Photo Credit: Joshua L. Jones
Excitement is building again for the annual Twilight Criterium this weekend, and there’s more to be pumped about than just the main event.
For starters, the popular bike race is returning to its traditional date, the last Saturday in April, after moving to May last year to avoid conflicting with G-Day. It will also return to the route it used prior to 2015—Clayton, Lumpkin, Washington and Thomas streets. The past two years, competitors raced along Hancock Avenue and Jackson, Washington and Hull streets, a change made when construction work was planned for Clayton. The switch back will mean more exposure and foot traffic for businesses along one of downtown’s most shop-heavy streets.
That’s good news for racers as well as spectators, because it brings back into play the world-famous Georgia Theatre corner, a rough turn that tests the best cyclists’ abilities.
“It’s gonna be a hard bike race this year,” says Gene Dixon, founder and director of the Twilight Criterium. “I mean, Dan Holloway’s coming back—he’s won twice—and then there’s a team out of Greenville. Holowesko’s the name.”
The Holowesko squad is made up of guys who, according to Dixon, are “ironically” all from Athens, and he says two to watch out for are Ty Magner and John Murphy. Magner is a former national champion, and Murphy once missed winning Twilight by three inches, “so this team is super strong,” says Dixon.
For those new to the sport, criterium racing has about as much in common with the Tour de France as the Daytona 500 does with LeMans. Over the course of 40 (for women) or 80 (for men) one-kilometer laps, cyclists work in teams to position their fastest riders in “breakaways” ahead of the pack, where they can sprint to the finish line. Wrecks are common—even huge pileups coming around tight corners. Twilight is one of the sport’s biggest events, drawing tens of thousands of people to downtown.
Another cyclist to keep an eye on is Frank Travieso, who’s finished in the top three several times and might retire after this year—although Travieso said the same thing last year, Dixon explains with a laugh.
“Holloway’s the best in the business,” Dixon says, “so we’ll see. It should be good.”
For the women, the favorite could be Tina Pic, a University of Georgia graduate and three-time champ who raced conservatively last year to preserve her overall Speed Week lead. Relative unknown Marie-Soleil Blaise won in 2016.
While the Saturday night men’s criterium is the main event and sees the biggest spectator turnout, there are a lot of other events that people may not know about.
Thursday night, Terrapin will host a party to kick off the weekend. Attendees will have the chance to meet professional cyclists, try the brewery’s Road Warrior brew (a Kolsch-style draft brought back just for Twilight) and participate in a silent auction. The proceeds of the night will go to one of Twilight’s charity partners this year, The Mulherin Foundation.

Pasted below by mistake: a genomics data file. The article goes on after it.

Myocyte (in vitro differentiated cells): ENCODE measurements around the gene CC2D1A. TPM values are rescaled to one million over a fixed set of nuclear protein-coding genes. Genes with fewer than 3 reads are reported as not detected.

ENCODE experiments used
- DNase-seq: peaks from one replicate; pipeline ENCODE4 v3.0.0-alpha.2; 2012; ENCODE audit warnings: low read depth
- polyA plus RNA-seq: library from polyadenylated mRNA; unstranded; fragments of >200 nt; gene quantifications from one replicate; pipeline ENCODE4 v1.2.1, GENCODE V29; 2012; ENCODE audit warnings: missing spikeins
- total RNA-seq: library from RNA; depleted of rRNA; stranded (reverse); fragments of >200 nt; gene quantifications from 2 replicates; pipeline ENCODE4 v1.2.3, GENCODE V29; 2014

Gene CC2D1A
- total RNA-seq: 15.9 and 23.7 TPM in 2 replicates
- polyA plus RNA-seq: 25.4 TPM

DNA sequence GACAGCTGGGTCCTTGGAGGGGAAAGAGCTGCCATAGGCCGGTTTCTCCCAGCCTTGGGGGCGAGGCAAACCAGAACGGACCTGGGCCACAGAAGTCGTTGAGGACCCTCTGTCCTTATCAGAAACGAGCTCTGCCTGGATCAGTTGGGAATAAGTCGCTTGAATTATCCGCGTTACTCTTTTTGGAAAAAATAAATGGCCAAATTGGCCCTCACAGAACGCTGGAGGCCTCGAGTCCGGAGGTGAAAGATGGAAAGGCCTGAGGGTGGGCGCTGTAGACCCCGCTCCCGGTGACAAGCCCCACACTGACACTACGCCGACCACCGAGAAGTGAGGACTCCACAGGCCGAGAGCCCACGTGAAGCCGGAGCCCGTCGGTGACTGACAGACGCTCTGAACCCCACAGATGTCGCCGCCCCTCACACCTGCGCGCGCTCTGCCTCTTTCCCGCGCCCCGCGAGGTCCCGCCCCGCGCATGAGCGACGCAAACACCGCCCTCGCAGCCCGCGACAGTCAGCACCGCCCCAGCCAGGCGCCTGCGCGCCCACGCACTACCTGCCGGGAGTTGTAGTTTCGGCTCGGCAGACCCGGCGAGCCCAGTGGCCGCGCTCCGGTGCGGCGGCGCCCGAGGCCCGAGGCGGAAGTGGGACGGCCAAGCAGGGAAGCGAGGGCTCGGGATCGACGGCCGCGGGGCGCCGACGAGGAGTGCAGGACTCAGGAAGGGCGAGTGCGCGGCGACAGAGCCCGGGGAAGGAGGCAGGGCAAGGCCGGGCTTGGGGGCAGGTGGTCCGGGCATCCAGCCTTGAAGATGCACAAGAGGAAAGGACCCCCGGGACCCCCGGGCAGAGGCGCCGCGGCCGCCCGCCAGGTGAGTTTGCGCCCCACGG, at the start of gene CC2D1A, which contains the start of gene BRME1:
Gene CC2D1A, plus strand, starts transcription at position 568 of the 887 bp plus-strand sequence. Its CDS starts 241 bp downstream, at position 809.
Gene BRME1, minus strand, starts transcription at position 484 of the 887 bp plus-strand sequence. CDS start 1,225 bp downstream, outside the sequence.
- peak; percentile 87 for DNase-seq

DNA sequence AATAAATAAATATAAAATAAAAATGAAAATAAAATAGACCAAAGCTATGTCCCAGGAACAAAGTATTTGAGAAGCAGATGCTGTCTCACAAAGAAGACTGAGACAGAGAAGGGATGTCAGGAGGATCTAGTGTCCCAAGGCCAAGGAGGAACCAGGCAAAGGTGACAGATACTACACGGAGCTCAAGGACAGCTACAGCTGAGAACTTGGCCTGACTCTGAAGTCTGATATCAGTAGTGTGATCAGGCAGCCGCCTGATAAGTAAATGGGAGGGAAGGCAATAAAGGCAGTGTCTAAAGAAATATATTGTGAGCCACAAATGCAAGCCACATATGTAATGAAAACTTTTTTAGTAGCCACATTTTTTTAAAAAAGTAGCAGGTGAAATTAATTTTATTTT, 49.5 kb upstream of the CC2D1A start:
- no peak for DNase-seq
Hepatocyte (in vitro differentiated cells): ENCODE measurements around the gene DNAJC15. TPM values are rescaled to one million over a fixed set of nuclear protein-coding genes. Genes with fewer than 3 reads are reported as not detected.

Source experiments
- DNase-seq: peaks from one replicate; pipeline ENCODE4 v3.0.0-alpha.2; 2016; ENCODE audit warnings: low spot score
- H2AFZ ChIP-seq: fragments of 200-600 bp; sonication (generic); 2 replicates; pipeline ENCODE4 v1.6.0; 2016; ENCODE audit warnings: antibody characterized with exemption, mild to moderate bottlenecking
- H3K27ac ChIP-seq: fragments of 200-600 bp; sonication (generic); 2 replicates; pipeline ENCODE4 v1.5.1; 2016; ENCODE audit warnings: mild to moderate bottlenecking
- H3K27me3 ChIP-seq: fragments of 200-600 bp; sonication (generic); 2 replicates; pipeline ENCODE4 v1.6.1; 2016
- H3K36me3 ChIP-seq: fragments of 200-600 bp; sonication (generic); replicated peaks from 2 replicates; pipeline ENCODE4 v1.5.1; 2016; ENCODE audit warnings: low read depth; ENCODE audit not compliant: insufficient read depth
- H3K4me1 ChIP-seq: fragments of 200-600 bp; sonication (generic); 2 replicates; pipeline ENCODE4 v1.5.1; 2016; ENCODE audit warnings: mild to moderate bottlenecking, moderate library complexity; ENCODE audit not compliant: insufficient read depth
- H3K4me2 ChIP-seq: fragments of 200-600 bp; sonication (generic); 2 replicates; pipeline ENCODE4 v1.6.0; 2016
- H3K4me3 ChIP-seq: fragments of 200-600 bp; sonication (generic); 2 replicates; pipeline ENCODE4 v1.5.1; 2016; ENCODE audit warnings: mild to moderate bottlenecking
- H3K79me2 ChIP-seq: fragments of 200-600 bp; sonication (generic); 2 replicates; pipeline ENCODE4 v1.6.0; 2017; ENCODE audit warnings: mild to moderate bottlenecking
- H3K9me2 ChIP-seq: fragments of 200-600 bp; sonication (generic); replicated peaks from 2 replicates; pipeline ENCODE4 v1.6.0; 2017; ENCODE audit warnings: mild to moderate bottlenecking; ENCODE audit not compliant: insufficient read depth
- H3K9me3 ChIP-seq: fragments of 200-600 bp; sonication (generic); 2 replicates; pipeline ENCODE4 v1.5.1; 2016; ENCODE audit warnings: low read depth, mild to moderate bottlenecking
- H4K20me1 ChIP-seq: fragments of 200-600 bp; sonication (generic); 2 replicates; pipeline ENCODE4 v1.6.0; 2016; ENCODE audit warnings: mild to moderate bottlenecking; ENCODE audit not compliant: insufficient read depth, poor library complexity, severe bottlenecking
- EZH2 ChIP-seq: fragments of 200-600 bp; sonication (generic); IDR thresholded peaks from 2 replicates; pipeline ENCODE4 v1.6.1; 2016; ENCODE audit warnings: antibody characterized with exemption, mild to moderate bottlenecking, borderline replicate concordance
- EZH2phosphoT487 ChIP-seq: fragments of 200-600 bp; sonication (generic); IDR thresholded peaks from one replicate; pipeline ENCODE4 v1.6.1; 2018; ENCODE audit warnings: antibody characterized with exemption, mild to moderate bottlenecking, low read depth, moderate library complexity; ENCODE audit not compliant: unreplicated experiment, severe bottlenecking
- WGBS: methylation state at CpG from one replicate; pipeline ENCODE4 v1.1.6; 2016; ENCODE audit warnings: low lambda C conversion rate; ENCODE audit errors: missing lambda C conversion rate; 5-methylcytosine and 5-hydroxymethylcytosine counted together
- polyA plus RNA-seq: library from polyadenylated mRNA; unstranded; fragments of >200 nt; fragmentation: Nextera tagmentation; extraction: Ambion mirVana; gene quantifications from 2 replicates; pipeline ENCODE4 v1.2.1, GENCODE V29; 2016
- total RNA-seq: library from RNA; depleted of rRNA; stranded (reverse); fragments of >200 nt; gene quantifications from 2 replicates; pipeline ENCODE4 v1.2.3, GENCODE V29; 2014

Friday evening features live music on College Square from Beatles tribute act Abbey Road Live!, as well as power-pop group The Everywhen, led by songwriter Chris McKay, plus Conner Tribble and the Deacons.
For a surprise, watch this year’s Red Bull event on Friday, which typically has been a chariot race, but this year the sponsor is reformatting it, and even Dixon isn’t sure what it will look like yet.
Kids can participate in Twilight in a variety of ways, including Saturday morning’s Kids’ Criterium. The Kids’ Zone near City Hall will feature live music Saturday from young performers, including Connor Byers, The Voltures, The Varsity Band and two groups from Nuçi’s Space’s Camp Amped program.
Other events that Dixon is excited about include the always-entertaining BMX competition and the new pump track—a dirt track where cyclists ride without pedaling, using their upper bodies to pump the bikes to keep their momentum.
Following some personnel changes, the criterium is no longer a fit for the goals of Athens Area Habitat for Humanity, the race’s previous charity partner, Dixon says. The affordable housing nonprofit—which also handled logistics and provided labor for the race—left the partnership after inheriting several properties from the late Sol Adams to focus on rehabbing them into rental units. This year’s proceeds are benefitting the Athens Jaycees, a group of young professionals who enhance the community through leadership and education.
“The Athens Jaycees are really helping us out this year,” Dixon says, “and we have a few different charities that are still involved, and we do fundraisers for about five different ones throughout the weekend.”
Thursday, April 27
5:30–9:30 p.m.: Kickoff Party at Terrapin Brewery
Friday, Apr. 28
12–11 p.m.: Twilight Expo & Food Court
6–9 p.m.: Kids’ Zone
6–9 p.m.: Registration and Packet Pick-up
7–11 p.m.: Live Music
8:30–9:30 p.m.: Red Bull Races
Saturday, Apr. 29
8:30 a.m.–3:05 p.m.: Amateur Cycling Race
8:30–9:30 a.m.: Twilight 5K
9 a.m.–4 p.m.: Kids’ Zone
9 a.m.–1:30 p.m.: Mountain Bike Time Trials
10 a.m.–3 p.m.: The Gambler
10:30 a.m.–11:15 a.m.: Kids’ Criterium
11 a.m.–4 p.m.: Washington Street Cafe Areas
12–5 p.m.: BMX Jam
12–1 p.m.: Big Wheel Race
12:30–3:30 p.m.: Street Sprints
3:30–4:30 p.m.: Trike Races
5 p.m.: Mountain Bike Criterium
5:35 p.m.: Amateur Finals
6:30 p.m.: Kids’ 1K Fun Run
6:30 p.m.: Kids’ Criterium Victory Lap
6:30 p.m.: Sponsor Parade
6:45 p.m.: $1,000 Mile
7:15 p.m.: Women’s Pro-Am
8:30 p.m.: Men’s Pro-Am
10:30 p.m.: Awards Ceremony